by Wim J.L. Elving,
Professor Sustainable Communication, Hanze U. of Applied Sciences; Centre of Expertise: Energy
Reputation Institute’s top-10 ranked companies have combined more than 34 million followers on Twitter. This seems a justification for their high positions. But contrary to the number of followers, they only follow a marginal 14.472 accounts back. That is about 0.04%.
Welcome to the (not) connected corporate world? You might expect that the highest ranked companies have the most followers on social media, but also that they also follow back a lot of stakeholders. And not a marginal proportion. It becomes even stranger If you take a close look at the accounts they are following. For instance, BMW’s corporate account has more than 1,5 million followers on Twitter, but BMW follows only 74 back. And it becomes a nightmare if we analyze these 74, because 47 of these (60%) are other BMW accounts. So, BMW is on Twitter to learn what BMW is saying on Twitter?
Do we seriously need to reconsider the reputation ranking? Reputable firms are connected, have brand ambassadors and a lot of fans. Not in the digital world or in the world of social media, as it shows. Yes, they have fans, followers and friends, but an important element of web 2.0 are the options for interactivity, and the opportunities for dialogue. Call me naïve, but two way symmetrical communication is possible on large scale with the introduction of social media.
Do we really need to finally play down the non-existence of communication 2.0 for organizations? Probably the risks of interactions leading to crisis, or feelings of loss of control prevents that organizations are getting into real dialogue and interaction online. In order to be successful organizations are looking for ways to increase the number of stakeholders and turn them into fans and brand ambassadors, the top-10 ranked companies do not show any interest on social media to engage with their followers, friends or other stakeholders. Or are we facing communication professionals who are not capable of dialogue?
In a series of studies, we have been witnessing this. The highest Reputable firms in Europe do not care about their Twitter and Facebook communities (S.O.S.; Send our Stuff). Asked for reasons (see Elving & Postma, 2017) they answered that stakeholder dialogue is very important, but they lack time to organize this properly. Also, many companies indicated that they organized offline (face2face) stakeholder dialogue meetings. But every company from our second study claimed that the results we presented were not applicable to their current situation, and that they changed dramatically regarding their social media strategies and the role dialogue played in this strategy.
Our latest study included a panel of customers of big Dutch companies. Those customers who followed companies on social media gave in general (almost 50% of the five reputation dimensions of the RepTrack©; emotional attractiveness, products and service, leadership, employability and CSR) significant higher scores than customers that did not follow these accounts on Facebook and Twitter. It seems like the followers are better informed, more aware of what is going on in the company and because of that admire the company more and give companies higher reputation scores.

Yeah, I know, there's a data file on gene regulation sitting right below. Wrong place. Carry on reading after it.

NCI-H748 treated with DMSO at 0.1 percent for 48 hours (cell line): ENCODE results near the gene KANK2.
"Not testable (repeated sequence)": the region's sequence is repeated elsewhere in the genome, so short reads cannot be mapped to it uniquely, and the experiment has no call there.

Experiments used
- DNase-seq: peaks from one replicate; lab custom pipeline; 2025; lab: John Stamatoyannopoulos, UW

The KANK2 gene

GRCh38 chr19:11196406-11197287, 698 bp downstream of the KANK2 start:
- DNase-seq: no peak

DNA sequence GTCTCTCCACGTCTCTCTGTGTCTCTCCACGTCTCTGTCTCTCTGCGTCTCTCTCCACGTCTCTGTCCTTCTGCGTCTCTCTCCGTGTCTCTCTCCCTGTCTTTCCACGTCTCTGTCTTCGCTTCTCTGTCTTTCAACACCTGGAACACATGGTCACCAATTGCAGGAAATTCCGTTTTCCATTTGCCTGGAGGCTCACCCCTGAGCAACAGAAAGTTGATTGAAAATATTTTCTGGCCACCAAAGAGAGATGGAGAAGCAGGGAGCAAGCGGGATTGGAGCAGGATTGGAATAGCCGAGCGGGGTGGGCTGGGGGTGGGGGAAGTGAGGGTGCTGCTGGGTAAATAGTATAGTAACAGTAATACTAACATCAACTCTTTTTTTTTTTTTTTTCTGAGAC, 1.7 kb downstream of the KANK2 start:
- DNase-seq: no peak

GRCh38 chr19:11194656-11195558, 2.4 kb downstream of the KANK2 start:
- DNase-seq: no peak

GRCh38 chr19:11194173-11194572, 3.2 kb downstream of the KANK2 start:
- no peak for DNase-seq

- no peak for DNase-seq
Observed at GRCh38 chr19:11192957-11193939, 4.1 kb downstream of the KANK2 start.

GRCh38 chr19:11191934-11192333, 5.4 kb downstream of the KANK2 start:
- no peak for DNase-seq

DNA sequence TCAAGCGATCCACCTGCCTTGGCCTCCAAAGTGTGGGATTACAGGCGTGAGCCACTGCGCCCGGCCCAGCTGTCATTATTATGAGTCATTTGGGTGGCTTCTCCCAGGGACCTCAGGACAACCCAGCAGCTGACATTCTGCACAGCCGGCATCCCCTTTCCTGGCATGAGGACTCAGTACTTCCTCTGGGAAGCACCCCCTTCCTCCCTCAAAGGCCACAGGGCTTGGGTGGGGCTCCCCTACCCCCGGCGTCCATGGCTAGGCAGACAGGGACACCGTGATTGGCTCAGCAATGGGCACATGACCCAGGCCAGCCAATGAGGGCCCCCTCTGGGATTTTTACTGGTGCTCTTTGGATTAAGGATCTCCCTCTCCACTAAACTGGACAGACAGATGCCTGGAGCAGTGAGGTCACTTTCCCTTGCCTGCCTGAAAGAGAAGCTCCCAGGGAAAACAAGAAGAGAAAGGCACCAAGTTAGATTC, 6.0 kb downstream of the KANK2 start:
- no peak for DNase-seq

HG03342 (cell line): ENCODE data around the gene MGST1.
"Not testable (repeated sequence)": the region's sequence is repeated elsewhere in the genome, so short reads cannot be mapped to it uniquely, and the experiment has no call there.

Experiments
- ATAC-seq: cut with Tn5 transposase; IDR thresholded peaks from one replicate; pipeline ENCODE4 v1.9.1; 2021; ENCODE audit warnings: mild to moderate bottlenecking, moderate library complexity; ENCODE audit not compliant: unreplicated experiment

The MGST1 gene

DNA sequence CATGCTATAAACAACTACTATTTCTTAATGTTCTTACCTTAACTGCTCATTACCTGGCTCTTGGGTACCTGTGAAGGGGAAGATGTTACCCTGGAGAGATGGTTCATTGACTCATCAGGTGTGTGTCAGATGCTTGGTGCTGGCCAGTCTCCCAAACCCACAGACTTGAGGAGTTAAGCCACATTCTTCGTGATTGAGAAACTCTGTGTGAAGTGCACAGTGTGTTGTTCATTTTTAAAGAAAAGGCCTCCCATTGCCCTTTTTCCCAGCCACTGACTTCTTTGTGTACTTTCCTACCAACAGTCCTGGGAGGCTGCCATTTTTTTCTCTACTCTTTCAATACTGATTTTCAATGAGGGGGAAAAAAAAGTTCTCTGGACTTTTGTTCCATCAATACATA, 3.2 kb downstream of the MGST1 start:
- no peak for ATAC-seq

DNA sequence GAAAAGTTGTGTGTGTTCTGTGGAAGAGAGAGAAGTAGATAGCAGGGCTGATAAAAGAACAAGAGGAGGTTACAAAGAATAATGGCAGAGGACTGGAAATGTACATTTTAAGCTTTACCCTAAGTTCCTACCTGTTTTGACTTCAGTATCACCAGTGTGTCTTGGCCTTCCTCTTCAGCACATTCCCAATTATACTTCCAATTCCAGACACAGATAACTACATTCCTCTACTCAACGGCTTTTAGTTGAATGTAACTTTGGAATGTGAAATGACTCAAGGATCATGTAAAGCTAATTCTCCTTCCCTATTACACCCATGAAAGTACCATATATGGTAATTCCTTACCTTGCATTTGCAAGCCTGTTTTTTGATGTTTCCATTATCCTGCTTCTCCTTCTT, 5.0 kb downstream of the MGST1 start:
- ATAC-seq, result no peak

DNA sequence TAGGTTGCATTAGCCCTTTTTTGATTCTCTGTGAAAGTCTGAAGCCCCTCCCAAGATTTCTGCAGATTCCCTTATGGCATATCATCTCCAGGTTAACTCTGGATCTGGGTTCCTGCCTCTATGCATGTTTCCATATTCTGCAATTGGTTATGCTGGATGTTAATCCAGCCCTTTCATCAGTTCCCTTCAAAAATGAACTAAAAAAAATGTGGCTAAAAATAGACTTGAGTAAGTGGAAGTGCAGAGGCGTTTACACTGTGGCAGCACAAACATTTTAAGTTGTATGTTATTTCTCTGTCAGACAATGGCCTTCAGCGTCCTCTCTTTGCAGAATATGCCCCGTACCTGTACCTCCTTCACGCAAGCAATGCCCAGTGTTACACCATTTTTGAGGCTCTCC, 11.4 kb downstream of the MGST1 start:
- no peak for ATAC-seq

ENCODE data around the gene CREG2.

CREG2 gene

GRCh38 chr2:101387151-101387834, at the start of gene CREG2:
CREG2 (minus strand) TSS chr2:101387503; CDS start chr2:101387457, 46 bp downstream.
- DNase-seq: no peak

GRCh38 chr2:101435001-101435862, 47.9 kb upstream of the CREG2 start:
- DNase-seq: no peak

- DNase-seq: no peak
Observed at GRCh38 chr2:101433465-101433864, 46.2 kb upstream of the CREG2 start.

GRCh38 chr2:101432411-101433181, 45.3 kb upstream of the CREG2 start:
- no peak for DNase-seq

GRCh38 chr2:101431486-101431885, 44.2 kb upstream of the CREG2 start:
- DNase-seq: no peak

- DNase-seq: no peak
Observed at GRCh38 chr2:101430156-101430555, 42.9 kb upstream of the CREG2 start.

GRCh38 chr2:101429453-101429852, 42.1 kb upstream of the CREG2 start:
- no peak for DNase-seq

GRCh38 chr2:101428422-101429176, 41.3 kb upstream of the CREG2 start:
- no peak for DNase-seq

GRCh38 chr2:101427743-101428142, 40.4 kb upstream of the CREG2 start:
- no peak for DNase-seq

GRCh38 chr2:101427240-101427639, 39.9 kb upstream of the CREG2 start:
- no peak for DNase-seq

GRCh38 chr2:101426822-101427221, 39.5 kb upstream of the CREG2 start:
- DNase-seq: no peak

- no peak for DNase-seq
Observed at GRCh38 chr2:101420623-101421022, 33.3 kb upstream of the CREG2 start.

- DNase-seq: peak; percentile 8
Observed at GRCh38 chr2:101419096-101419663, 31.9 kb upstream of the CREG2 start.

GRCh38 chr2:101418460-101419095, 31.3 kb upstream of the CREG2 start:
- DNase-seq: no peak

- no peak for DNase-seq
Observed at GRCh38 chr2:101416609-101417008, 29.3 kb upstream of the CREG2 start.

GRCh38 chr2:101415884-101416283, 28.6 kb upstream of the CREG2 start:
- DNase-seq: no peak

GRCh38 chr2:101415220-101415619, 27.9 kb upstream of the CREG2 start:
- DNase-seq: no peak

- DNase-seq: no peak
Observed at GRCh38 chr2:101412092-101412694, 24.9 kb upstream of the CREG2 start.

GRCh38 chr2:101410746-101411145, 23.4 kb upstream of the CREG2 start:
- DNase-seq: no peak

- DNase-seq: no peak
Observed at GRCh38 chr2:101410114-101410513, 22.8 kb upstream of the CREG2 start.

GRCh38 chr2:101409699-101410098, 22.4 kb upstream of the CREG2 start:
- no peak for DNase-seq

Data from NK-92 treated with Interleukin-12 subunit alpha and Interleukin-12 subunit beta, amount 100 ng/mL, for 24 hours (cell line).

This should ring the alarm bell for every communication professional. Why spending big sums of money on unsolicited ads, commercials and other marketing materials, when your fans are already connected with you on social media, willing to listen to you (why would they else follow you) and maybe could help you by giving suggestions and feedback. That is what web 2.0 originated from and we learned from examples how this worked well and could make a difference.
Organizations are missing opportunities by not showing interest in persons who have shown an interest in them. To enlarge the stakeholder database and obtain new customers, organizations spend millions on marketing, but ignore their online fans. Digital media brought the opportunity to instantly communicate from every spot on the globe. The myth is that social media brought the opportunity for two-way symmetrical communication, dialogue and interaction.
It is the same as in romantic engagements: just as your romantic partner will leave you when you do not communicate and are ready for dialogue, stakeholders will not be engaged with an organization that does not step into dialogue, ignores the comments, critics and questions. We have been arguing for a long time that an organization is not alone in this world, on an island, but needs to be connected and needs to interact with its stakeholders. Stakeholders are of upmost importance for organizations, but are ignored by these organizations on social media. There is still a lot to gain.
Elving, W.J.L. & Postma, R.M. (2017). Social media: the dialogue myth? How organizations use social media for stakeholder dialogue and stakeholder engagement. In B. van Ruler, I. Smit, S. Romenti, & O. Ihlen, & (eds.) How Strategic Communication Shapes Value and Innovation in Society. EUPRERA
by Wim J.L. Elving,